' the Woodlouse: The importance of fitting in


Friday, 22 July 2011

The importance of fitting in

Before deciding to make an offer on the bungalow I went to talk to the local planning officer again.  We needed to know what the planners' reaction might be to a strawbale wrap and extension of the bungalow.  The short answer is "mixed".  Normally, within certain criteria to do with size and materials that match the existing structure, side or rear extensions are covered by "permitted development" rights.  As long as you meet the criteria you can go ahead and build once you have building control approval (to ensure the construction meets current standards).  As Bridport lies in an Area of Outstanding Natural Beauty (AONB) all side extensions here need planning permission, as do any that don't match existing building structure.

So straight away, our project quite rightly does require planning permission.  This is then more likely to be given if the plans still comply with the restrictions normally covering permitted development.  Our plans clearly won't...  The planning officer was extremely helpful and generally supportive, but of course he has to work within the guidelines and regulations governing planning and development.  He explained that the main problem we might have comes down to the visual change from a brick bungalow (in a street of brick bungalows) to a rendered one, as the strawbale walls will have to be rendered.  He said that just extending with straw, but leaving the main building as brick would probably be fine, but was hesitant about the wrapping of the whole building due to the conflict of this with the guidance that development should be in keeping with surrounding structures.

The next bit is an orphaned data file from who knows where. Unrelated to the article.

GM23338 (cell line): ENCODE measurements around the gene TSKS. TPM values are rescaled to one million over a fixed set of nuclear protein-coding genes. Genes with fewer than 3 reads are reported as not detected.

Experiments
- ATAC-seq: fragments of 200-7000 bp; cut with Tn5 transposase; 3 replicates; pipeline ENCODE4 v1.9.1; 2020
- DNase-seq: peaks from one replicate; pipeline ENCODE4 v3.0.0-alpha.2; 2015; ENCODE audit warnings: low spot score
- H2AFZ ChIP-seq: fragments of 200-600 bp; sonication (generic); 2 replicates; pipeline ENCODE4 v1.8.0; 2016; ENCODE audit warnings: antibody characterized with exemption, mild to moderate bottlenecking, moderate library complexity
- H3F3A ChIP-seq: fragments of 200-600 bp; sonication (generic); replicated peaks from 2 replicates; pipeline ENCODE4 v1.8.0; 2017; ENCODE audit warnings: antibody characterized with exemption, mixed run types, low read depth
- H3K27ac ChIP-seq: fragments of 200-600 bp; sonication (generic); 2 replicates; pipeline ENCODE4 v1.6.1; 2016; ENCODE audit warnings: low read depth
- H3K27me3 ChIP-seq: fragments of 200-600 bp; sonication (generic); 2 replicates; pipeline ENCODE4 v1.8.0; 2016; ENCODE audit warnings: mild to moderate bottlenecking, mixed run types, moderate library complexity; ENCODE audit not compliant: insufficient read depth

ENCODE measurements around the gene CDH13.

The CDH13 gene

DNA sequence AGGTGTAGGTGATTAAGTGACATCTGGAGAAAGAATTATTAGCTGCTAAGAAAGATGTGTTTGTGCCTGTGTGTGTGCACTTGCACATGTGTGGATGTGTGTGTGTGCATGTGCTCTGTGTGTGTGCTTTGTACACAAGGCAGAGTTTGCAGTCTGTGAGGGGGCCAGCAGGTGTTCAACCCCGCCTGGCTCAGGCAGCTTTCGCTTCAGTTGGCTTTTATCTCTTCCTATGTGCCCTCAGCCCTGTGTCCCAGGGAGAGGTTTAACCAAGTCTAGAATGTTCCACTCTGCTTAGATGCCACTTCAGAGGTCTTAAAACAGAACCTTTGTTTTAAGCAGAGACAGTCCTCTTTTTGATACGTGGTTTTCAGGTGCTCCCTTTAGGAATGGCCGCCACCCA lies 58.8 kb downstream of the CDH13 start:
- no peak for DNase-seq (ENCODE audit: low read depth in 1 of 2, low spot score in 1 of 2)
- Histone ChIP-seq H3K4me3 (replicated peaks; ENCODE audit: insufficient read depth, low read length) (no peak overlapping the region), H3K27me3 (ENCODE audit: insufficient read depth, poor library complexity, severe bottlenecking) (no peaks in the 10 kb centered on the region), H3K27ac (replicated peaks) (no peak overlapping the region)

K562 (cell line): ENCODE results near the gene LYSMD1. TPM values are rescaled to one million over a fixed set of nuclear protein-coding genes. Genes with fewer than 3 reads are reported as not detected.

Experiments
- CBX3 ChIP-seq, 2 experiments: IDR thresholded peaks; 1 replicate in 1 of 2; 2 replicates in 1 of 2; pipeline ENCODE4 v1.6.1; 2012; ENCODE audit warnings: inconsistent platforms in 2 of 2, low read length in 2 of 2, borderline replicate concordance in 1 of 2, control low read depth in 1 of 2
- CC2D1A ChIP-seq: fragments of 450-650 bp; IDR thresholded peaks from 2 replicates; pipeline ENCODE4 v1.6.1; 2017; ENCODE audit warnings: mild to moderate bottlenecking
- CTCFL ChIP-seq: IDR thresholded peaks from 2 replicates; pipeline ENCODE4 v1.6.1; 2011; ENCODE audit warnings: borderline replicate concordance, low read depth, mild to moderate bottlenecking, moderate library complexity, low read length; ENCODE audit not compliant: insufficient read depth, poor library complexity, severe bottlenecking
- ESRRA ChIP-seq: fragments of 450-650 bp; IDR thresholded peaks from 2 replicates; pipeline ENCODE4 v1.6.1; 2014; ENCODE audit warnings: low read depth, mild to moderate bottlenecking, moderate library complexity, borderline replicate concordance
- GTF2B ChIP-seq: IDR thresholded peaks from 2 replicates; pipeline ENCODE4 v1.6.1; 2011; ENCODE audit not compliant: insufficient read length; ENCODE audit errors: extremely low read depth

At the same time, the planning officer did say that if we just painted the whole bungalow there was nothing anybody could do to stop it, and he accepted that would change the appearance as much as rendering the new bale walls would.  But as we have to apply for planning permission, all the guidelines have to be considered.  He also pointed out that these days the planners encourage new developments to be varied, so that the situation never arises that a street is full of near identical homes and any changes stand out.  Overall I got the impression that he wanted to be supportive and understood that our plans fulfilled some of the broader aims of the planning system to encourage sustainable and low-energy development.  Ultimately he just cautioned to "be very careful" about the wrapping and the way it would change the outward appearance from brick to render, which would make it a very different home to those around it.

I initially came away feeling very discouraged.  On our first visit to a planning officer to discuss strawbale we'd essentially been told "not in a conservation area, where appearance and materials has to closely match existing buildings, but fine anywhere else" (see Conservation Conversation) and now we seemed to be being told more or less the same thing for outside conservation areas too.  It seemed especially absurd as frankly the bungalows are not the most beautifully designed things I've ever seen.  That said, I do agree with the point of creating buildings that are sensitive to their surroundings, I just don't think that means they have to identical.

Which brings us to our compromise solution - yet to be put to the planning people - and the front projecting bedroom which we've left as brick in the plans (see rough design sketch above - left-hand bungalow).  This will make life more difficult in terms of producing a continuous insulation barrier around the home (we will have to internally insulate here, probably with timber stud frame filled with sheeps-wool or cellulose insulation), increasing chances of thermal bridging around the joins of brick and bale walls.  However we think it will also maintain a clear visual tie between our bungalow and the ones on either side of it, so it's worth a few design complications.  The gable end of the projecting room also has some attractive quoins built of clay tiles, which are a surprisingly nice detail in the bungalow's original design, and leaving this part out of the bale wrap leaves them on display.

We want to end up with a highly efficient, comfortable home, but we also want it to look good and to fit in with where it is.  Hopefully the planning committee and our neighbours will accept our solution.

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